Sex, Murder and a Double Latte (Sophie Katz Murder Mystery #1) by Kyra Davis

The sleuth: Sophie Katz is a half-black, half-Jewish thriller author with a sarcastic, off-kilter view of the world (which makes for a fun and delightfully quick read).

The murder: Sophie’s filmmaker friend made a movie with a gruesome death scene—and is killed in the exact same way!

The twist: If Sophie doesn’t solve the mystery soon, she could be next, living out her final chapter—in more ways than one—in Sex, Murder and a Double Latte.

Opium and Absinthe, by Lydia Kang

The sleuth: In 1899 New York City, Tillie Pembroke is a bookworm with an “addiction to truth”—but it’s her growing dependence on laudanum that could spell her downfall.

The murder: When Tillie’s sister turns up dead, Tillie can’t help but compare the circumstances to Bram Stoker’s latest novel, Dracula: the two puncture wounds on her neck, the body drained of blood… It couldn’t be a vampire—could it?

The twist: Opium and Absinthe is a historical murder mystery with a distinctive gothic slant—an ideal read for history buffs, mystery fans, and vampire junkies alike.

Bury Me When I’m Dead (Charlie Mack Motown Mystery #1) by Cheryl A. Head 

The sleuth: Private Investigator Charlene “Charlie” Mack has a lot on her plate: a mother with early onset Alzheimer’s, a struggle to come to terms with her own sexuality, an old lover she can’t quite leave behind, and a new lover she may not be ready for.

The murder: As a PI, Charlie is no stranger to murder, missing persons, and mystery. This should have been a routine case, but it swiftly turns personal as everyone’s secrets begin to come to light.

The twist: With a highly developed cast of characters, Bury Me When I’m Dead quickly becomes much more than a standard whodunnit. The murder might be fictional, but the complicated relationships and subsequent conflicted feelings are very real.

Murder in G Major (Gethsemane Brown Mystery #1) by Alexia Gordon

The sleuth: Gethsemane Brown is a classical musician and associate conductor hired to teach a boy’s school orchestra in the Irish countryside.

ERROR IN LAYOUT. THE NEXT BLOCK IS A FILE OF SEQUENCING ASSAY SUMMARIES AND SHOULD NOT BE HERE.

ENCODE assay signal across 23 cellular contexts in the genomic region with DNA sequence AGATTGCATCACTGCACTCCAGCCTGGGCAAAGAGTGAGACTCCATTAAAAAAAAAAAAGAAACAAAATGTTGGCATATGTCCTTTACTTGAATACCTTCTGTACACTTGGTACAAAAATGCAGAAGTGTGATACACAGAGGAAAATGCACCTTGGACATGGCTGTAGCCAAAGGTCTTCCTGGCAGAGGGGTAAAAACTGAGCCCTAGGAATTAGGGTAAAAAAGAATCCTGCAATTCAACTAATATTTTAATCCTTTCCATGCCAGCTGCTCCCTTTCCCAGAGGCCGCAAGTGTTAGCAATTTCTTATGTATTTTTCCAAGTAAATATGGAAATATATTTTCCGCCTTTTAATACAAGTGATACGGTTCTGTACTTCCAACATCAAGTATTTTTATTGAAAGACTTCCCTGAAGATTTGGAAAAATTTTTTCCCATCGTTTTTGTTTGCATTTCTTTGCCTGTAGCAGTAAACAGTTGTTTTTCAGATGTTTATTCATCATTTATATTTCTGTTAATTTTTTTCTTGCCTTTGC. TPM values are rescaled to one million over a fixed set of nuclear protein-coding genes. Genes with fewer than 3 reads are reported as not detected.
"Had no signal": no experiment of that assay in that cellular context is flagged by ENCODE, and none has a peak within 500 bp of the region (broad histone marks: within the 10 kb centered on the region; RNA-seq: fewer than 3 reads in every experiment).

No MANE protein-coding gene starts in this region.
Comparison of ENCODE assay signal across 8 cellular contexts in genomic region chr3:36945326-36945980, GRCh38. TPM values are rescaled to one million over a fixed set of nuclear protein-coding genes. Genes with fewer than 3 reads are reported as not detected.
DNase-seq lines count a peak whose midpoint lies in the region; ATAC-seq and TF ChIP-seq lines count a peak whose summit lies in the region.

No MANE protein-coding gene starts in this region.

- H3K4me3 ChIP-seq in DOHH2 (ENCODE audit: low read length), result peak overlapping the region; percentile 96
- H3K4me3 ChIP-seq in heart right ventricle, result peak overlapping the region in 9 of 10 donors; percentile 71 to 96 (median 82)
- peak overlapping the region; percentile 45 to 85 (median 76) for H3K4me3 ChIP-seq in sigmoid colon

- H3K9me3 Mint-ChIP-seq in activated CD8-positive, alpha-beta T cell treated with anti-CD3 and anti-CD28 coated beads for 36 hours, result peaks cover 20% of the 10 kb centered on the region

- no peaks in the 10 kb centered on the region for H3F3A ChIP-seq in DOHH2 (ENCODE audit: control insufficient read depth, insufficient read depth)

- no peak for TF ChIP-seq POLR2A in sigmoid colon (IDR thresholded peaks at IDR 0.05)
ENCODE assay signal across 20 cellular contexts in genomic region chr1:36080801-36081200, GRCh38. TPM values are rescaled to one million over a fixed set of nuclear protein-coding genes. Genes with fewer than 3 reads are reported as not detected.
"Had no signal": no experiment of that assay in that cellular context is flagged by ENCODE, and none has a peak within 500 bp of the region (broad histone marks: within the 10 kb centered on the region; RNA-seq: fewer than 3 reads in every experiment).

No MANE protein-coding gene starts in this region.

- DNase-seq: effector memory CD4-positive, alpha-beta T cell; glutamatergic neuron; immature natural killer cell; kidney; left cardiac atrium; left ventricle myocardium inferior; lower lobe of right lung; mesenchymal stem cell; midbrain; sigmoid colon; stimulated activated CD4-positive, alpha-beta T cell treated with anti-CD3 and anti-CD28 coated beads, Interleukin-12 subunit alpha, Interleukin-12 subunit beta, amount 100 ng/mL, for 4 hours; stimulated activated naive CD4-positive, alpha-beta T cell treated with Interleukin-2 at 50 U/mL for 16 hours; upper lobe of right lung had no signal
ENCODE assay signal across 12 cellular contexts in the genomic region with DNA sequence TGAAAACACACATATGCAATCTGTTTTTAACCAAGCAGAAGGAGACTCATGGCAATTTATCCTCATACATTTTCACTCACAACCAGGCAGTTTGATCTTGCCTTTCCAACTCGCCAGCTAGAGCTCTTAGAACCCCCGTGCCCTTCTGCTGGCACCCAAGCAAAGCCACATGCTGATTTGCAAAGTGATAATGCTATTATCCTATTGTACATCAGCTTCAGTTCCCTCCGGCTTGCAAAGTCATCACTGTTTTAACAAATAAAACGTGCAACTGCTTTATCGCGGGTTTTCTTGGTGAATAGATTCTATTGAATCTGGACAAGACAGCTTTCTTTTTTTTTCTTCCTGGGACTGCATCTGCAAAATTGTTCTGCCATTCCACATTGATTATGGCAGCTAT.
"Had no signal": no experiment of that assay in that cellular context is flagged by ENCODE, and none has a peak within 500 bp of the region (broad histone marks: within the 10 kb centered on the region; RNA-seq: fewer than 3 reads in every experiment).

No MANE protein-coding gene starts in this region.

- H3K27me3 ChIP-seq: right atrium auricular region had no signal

The murder: In her lodgings, Gethsemane finds an unexpected roommate: a ghost who begs her to find out who killed his wife and framed him for the murder. 

The twist: Gethsemane is an unconventional amateur sleuth with an unconventional supernatural sidekick. Lefty Award Winner for Best Debut Novel, Murder in G Major blurs the line between cozy mystery and paranormal fiction.

Death by Dumpling (Noodle Shop Mystery #1) by Vivien Chien 

The sleuth: Lana Lee reluctantly returns to work at her family’s restaurant after breaking up with both her job and her boyfriend. At 27, she hopes this will be a fresh start (and that her mother will stop trying to find her a husband).

The murder: Everyone knows about the restaurant property manager’s severe shellfish allergy, so when he winds up dead after a dumpling delivery (yes, the title is delightfully literal) the entire staff is under suspicion. And since Lana delivered the food, her defense isn’t looking good.

The twist: Not only does Death by Dumpling declare its own perfect food pairing, this cozy mystery also deals with cultural tensions of growing up in an Asian-American household with conflicting expectations.

Death at Rainy Mountain (Tay-Bodal Mystery #1) by Mardi Oakley Medawar

The sleuth: In 1866, Tay-Bodal is a gifted healer of the Kiowa nation, but he’s never really fit in. His inferior skills as a hunter and warrior place him at the bottom of the social hierarchy—and his ideas around medicine and healing run counter to tradition.

The murder: When a candidate for the next chief is killed and warrior Cheyenne Robber accused, Tay-Bodal is given five days to solve the murder and resolve the intertribal conflict.

The twist: Death at Rainy Mountain combines Native American western and murder mystery, humor and historical accuracy, in a heartwarming story of a misfit finding his place in the world.

Honorable mentions:

Didn’t see your favorite on the list? Fear not! We have new lists coming out every month. Mystery and crime novel fans: there will be more for you in future lists of detective novels, thrillers, and spy fiction—you’ll want to keep an eye out for your faves in our upcoming editions. If you’d like to offer further input, feel free to fill out our quick survey on this project.

All available books can be found on our Decolonize Your Bookshelf! reading list on Bookshop. Bookshop is an alternative to Amazon that supports independent booksellers. This list will continue to grow as the Decolonize Your Bookshelf! series continues. All income made from purchases via this list will be donated to foundations dedicated to anti-racism. More details available on our Bookshop list

Leave a Reply

Your email address will not be published. Required fields are marked *